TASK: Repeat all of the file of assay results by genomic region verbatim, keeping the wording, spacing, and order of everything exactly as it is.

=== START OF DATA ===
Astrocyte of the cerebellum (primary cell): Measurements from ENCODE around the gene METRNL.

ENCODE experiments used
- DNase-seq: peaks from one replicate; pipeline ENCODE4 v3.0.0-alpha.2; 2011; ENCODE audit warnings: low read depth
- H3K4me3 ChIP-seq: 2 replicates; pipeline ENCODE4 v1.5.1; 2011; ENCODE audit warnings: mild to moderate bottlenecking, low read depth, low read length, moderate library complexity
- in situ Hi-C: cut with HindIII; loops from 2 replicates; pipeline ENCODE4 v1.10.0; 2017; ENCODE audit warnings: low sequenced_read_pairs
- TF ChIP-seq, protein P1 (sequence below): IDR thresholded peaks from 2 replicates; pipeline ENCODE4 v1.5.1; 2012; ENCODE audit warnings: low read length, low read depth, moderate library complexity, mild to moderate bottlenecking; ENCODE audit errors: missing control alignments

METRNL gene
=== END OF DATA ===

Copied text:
Astrocyte of the cerebellum (primary cell): Measurements from ENCODE around the gene METRNL.

ENCODE experiments used
- DNase-seq: peaks from one replicate; pipeline ENCODE4 v3.0.0-alpha.2; 2011; ENCODE audit warnings: low read depth
- H3K4me3 ChIP-seq: 2 replicates; pipeline ENCODE4 v1.5.1; 2011; ENCODE audit warnings: mild to moderate bottlenecking, low read depth, low read length, moderate library complexity
- in situ Hi-C: cut with HindIII; loops from 2 replicates; pipeline ENCODE4 v1.10.0; 2017; ENCODE audit warnings: low sequenced_read_pairs
- TF ChIP-seq, protein P1 (sequence below): IDR thresholded peaks from 2 replicates; pipeline ENCODE4 v1.5.1; 2012; ENCODE audit warnings: low read length, low read depth, moderate library complexity, mild to moderate bottlenecking; ENCODE audit errors: missing control alignments

METRNL gene